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Advice on whether to get a workstation or powerful desktop (budget=5k)

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April 26, 2012 6:03:55 PM

I am a professional research (academic) who does high-end statistical and geographic analysis. I'm starting a new job and have a research fund that I can use to buy a computer from either HP or Dell. Basically, I'm looking for a machine that will be good for processing very large data files (think 50gb; millions of records) and doing sophisticated mapping analysis. I'd like to keep the total cost (including monitors) under 5k, but my main question is whether it is really worth the extra money to buy a workstation (e.g., Dell Precision) vs. a high-end business desktop (Dell Optiplex 990). I can spec the latter out - with dual 24" ultrasharps - for about 3.5k; a comparable Precision is above 5k. Here's the requested information.

Approximate Purchase Date: next week

Budget Range: (e.g.: 600-800) 4000-5000 (including monitors)

System Usage from Most to Least Important: statistical analysis, geographic analysis, writing, email, internet

Parts Not Required: (e.g.: keyboard, mouse, monitor, speakers, OS) don't need a mouse or keyboard (already have nice Logitechs)

Preferred Website(s) for Parts: has to be from Dell or HP

Parts Preferences: I need at least 16gb of ram and something powerful enough to efficiently process very large data files

Overclocking: Don't know

SLI or Crossfire: Don't know

Monitor Resolution: I have 2 24" Dell Ultrasharps now (that I cannot bring to my new job); I'd like to have something like that

Additional Comments: No bling; office computer

More about : advice workstation powerful desktop budget

April 26, 2012 7:17:51 PM

Do you necessarily have to have Dell or HP? You could build your own around a Xeon E5-2650 (8 cores, 32 threads) and it'd be far more powerful than anything you could get from either manufacturer, and you don't have to deal with their proprietary cases and form factors so your PC will last far longer than a Dell or HP would.
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April 26, 2012 7:50:02 PM

Unfortunately, I'm wed to Dell and HP (and possibly Lenovo). My new employer has contracts with them.
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April 26, 2012 8:54:59 PM

demographer said:
Unfortunately, I'm wed to Dell and HP (and possibly Lenovo). My new employer has contracts with them.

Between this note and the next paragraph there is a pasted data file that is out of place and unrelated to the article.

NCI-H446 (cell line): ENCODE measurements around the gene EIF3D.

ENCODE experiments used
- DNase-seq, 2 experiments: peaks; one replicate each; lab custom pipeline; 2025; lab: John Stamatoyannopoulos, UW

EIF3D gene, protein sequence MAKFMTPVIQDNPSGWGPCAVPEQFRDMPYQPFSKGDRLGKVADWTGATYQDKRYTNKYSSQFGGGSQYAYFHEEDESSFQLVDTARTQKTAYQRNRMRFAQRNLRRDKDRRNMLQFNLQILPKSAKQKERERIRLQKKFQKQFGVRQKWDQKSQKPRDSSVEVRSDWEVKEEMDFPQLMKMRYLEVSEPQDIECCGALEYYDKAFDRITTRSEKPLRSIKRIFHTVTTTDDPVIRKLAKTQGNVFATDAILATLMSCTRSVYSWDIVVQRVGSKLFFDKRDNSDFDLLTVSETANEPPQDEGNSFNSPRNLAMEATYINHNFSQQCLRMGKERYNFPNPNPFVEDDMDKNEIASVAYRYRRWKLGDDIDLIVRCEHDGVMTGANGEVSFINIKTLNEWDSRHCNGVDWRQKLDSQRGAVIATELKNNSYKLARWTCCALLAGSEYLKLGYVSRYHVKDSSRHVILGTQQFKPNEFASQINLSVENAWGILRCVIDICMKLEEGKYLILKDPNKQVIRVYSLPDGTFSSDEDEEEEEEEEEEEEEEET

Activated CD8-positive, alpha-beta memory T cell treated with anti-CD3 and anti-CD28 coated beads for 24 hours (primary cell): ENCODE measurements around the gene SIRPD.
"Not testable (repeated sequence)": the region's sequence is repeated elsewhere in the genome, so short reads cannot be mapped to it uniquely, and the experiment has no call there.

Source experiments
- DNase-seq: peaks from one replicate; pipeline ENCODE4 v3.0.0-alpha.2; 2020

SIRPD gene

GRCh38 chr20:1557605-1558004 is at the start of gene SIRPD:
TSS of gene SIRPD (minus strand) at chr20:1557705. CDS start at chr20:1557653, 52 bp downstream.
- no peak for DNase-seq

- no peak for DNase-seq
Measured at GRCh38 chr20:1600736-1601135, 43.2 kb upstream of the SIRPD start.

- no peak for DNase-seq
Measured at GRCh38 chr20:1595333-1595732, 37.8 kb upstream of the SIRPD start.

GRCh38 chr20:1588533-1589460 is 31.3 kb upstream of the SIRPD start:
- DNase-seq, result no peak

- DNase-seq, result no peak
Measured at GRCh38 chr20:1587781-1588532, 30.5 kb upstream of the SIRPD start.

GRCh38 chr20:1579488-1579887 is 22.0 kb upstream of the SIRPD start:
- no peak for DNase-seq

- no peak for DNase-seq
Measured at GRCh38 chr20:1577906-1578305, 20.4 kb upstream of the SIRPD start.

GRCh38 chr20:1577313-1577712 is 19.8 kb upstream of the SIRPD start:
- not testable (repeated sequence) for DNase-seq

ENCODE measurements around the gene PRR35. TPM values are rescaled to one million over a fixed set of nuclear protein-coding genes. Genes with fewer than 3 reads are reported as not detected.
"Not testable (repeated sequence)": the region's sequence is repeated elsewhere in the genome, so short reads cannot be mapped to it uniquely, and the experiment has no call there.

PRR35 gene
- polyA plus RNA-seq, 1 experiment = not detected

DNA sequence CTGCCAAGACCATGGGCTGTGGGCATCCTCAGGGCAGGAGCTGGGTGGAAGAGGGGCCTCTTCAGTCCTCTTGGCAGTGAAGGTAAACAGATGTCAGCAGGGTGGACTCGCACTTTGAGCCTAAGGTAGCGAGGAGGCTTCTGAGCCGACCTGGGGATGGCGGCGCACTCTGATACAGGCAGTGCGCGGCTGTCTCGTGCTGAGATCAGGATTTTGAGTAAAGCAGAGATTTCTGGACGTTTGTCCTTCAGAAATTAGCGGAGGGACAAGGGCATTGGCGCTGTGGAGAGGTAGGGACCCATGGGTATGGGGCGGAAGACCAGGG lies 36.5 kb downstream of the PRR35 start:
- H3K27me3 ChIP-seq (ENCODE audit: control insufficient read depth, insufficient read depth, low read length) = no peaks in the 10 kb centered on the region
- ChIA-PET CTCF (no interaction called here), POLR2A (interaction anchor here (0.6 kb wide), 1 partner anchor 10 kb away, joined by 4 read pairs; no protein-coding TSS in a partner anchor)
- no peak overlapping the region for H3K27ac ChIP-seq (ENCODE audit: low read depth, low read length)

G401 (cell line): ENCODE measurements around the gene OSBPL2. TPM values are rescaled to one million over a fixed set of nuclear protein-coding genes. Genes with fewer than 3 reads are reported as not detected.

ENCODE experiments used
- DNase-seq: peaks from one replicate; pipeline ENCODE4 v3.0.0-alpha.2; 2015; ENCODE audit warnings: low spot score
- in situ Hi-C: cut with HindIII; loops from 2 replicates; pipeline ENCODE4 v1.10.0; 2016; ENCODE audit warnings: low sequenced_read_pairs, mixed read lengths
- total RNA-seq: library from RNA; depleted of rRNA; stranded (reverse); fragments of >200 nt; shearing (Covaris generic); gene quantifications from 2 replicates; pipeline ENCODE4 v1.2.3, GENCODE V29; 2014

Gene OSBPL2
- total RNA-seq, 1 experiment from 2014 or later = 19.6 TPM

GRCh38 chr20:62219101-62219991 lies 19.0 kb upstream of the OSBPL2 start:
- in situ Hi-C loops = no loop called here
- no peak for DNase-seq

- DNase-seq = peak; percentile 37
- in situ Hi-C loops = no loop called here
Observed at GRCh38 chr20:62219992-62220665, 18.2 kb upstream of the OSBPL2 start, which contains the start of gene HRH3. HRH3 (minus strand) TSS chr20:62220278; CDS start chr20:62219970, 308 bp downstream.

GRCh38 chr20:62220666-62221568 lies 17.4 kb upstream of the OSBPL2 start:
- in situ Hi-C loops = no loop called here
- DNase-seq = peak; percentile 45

Ah, OK - I'm normally anti-Dell but if you don't have a choice that's one thing.

For starters I'd say either go with X79 and a Xeon E5-2650 - the large RAM capacities and multiple threads will help with moving large data easily. If you can get that, that would be ideal.
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April 26, 2012 11:36:08 PM

Thanks! It's doesn't look, however, like I can select that processor on either an Optiplex or Precision desktop. Is the i7 2600 any good or are the Xeons much better for data management?
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April 27, 2012 12:45:39 AM

HP workstations are generally a little nicer than the comparable Dells.

If you've got 5K then you should get a workstation. It will be more reliable and have higher quality components.

One thing that is likely driving the costs of the workstation up is the graphics card. Most workstations come with a professional GPU which (e.g. a Quadro). You should determine if the programs you will use will benefit from a professional GPU. If you're using STATA it doesn't use a GPU for calculations. One other thing about professional GPUs is that they don't support as many monitors as consumer GPUs currently do. Therefore, to get four monitors you will probably have to get two GPUs while you could get one consumer GPU (that cost less) and drive four monitors.

Second, workstations normally use ECC memory which is more reliable (less data errors).

Third, the Workstations will most likely have more room for additional hard drives.

Finally, the workstations will have better (and possibly more efficient) power supplies.
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April 27, 2012 1:16:20 AM

Thank you to all of you, this has been really very helpful. I do, in fact, use Stata quite a bit, but also do a lot of work in R and SAS (for data management). I also use mapping software (like ArcGIS) occassionally, but when I do, it's often quite intensive (spatial joins on hundreds of thousands of records).

It looks like Dell is coming out with a new line of workstations next month; I might wait for those.

But this has been really helpful; thank you!
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April 27, 2012 2:51:52 PM

demographer said:
Thank you to all of you, this has been really very helpful. I do, in fact, use Stata quite a bit, but also do a lot of work in R and SAS (for data management). I also use mapping software (like ArcGIS) occassionally, but when I do, it's often quite intensive (spatial joins on hundreds of thousands of records).

It looks like Dell is coming out with a new line of workstations next month; I might wait for those.

But this has been really helpful; thank you!


Here's a link for a review of one of the new dell workstations that's coming out.

http://www.anandtech.com/show/5769/dell-precision-t3600...
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